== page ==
Part  One      by       Bud  Greenlees, Historian

The Vero Beach Computer Group started about 1979.  Three of us decided we needed a computer group in Vero.  Bud Holman was pretty savvy in computers and was beginning to use a computer in his family's businesses.  Chris Hubbard was general manager of his family's radio station, WGYL, and was beginning to use a Radio Shack Model TRS-80, Model 1, to keep records for his station.  I was involved because I had a burning interest in computers as a hobby; I had been in the hobby since 1977 and was beginning to learn a little about it.
Our first meetings were in Chris's office at the radio station.  We were able to get enough chairs in the office to seat about six or seven people.  We obtained new members largely by word of mouth, and our membership stayed small enough to meet in Chris's office for about a year.  Since this was before IBM made a Personal Computer, our members used a wide variety of computers: Radio Shack, Apple, Commodore, North Star and miscellaneous others.  I was using an old IMSAI 8080 kit that I had assembled a few years before.  In those days there was no standard operating system. (DOS came in with the IBM personal computer in 1981.)
Our meetings provided us a chance to get together and discuss our problems.  In addition, usually one of our more knowledgeable members would discuss  computer basics, how different parts of the computer worked, or how to write a program (usually in BASIC).  In those days programs such as spread sheets, data bases or word processors were almost non existent for small computer users.  If you wanted a program you wrote it yourself or typed it into your computer from a computer magazine.  Most of us had floppy disks or tape recorders, thus we were able to save the programs for future use.
Our club organization was very loose.  Bud, Chris and I were an informal board of directors and, since I was retired, I became sort of a jack-of-all-trades for the new group.  It fell to me to call up all of the members each month and remind them of the meeting. 
Finally, our group grew too large to meet in Chris's office, and we had to find a new place.  Milt Farber, a member of our group and chief engineer of Radio Station WTTB, arranged for us to meet in a meeting room at the station.  The station was on the beach across from the large motel now called the Village Inn. Before long the station moved, and we, too, had to move.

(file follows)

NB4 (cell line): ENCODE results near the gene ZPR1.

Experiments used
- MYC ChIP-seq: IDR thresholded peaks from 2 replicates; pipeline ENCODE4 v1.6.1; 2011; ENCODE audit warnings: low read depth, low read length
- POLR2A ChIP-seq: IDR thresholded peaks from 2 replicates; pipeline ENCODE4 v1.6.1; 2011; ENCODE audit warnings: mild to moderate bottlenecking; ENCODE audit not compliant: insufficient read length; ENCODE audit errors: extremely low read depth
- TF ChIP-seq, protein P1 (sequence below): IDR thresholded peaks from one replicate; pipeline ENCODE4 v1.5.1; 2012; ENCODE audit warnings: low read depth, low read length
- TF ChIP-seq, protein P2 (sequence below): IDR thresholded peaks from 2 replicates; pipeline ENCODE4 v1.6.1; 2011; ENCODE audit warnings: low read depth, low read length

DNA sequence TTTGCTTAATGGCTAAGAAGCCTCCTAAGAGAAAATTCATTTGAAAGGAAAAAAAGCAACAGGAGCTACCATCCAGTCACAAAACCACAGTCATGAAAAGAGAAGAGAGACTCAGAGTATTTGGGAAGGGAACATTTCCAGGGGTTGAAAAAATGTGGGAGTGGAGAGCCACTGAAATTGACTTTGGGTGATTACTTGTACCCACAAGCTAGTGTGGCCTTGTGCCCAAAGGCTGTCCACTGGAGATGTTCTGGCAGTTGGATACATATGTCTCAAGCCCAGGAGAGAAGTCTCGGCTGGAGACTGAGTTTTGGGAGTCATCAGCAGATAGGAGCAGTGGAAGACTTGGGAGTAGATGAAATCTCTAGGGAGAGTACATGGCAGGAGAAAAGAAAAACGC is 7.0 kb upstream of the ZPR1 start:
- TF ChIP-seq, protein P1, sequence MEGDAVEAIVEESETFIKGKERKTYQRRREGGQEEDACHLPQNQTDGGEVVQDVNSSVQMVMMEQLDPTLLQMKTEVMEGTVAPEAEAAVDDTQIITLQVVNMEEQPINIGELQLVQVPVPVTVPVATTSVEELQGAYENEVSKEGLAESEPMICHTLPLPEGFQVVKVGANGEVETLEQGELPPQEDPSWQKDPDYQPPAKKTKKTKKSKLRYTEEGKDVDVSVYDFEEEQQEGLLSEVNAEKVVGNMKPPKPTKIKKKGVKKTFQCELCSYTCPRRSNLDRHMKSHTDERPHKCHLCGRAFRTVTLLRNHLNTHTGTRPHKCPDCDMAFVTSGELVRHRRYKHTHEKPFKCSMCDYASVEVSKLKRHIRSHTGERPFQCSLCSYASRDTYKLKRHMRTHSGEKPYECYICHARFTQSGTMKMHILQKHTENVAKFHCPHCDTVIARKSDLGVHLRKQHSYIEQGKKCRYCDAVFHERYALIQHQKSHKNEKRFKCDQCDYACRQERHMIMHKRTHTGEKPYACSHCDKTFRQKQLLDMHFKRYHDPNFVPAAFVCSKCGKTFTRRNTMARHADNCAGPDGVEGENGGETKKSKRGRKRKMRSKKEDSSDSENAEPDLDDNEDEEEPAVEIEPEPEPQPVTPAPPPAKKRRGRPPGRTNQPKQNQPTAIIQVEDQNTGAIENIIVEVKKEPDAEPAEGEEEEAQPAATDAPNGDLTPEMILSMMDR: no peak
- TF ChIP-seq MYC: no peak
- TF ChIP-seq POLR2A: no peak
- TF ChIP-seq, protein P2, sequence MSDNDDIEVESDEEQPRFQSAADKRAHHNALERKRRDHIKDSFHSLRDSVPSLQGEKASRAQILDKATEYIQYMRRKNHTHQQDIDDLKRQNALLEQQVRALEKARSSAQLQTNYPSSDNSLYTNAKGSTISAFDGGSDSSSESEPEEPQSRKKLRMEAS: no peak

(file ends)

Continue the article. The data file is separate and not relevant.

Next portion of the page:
A new computer store in town offered to let us meet in their store.  We met there only about two times when the store tried to take over and make us an adjunct of their business.  We rejected this and had to find another place to meet.  We decided to try meeting in a different club member's home each month.  That did not work out too well. 
Glen Dodd, who was a member of the club by then, arranged for us to meet at the Mosquito Control Office.  We met there until they remodeled the office and we had to move again.  Glen, again arranged for us to meet at a new place: The Florida Medical Entomology Laboratory.  We met there until Glen was killed.  Then we moved to our present location in the Indian River County Library.  Eric price, who was now a member of the group, arranged for our move.  He taught a computer class before our meeting in return for our meeting room.  After about a year we moved to St. Edwards Upper School, where we met until we moved back to the library in 1997 to get more meeting room space.  (Our group had grown to more than 100 members.)  We agreed to provide eight hours of instruction per month to library patrons in return for the use of the meeting room.
Along with the various moves, our group continued to grow.  Calling members each month had become a laborious job.  We decided to send out a monthly bulletin, instead.  Again, as Jack-of-all-trades for the group, I was designated to write the bulletin and collect donations for the postage.
Continued Page 3 - History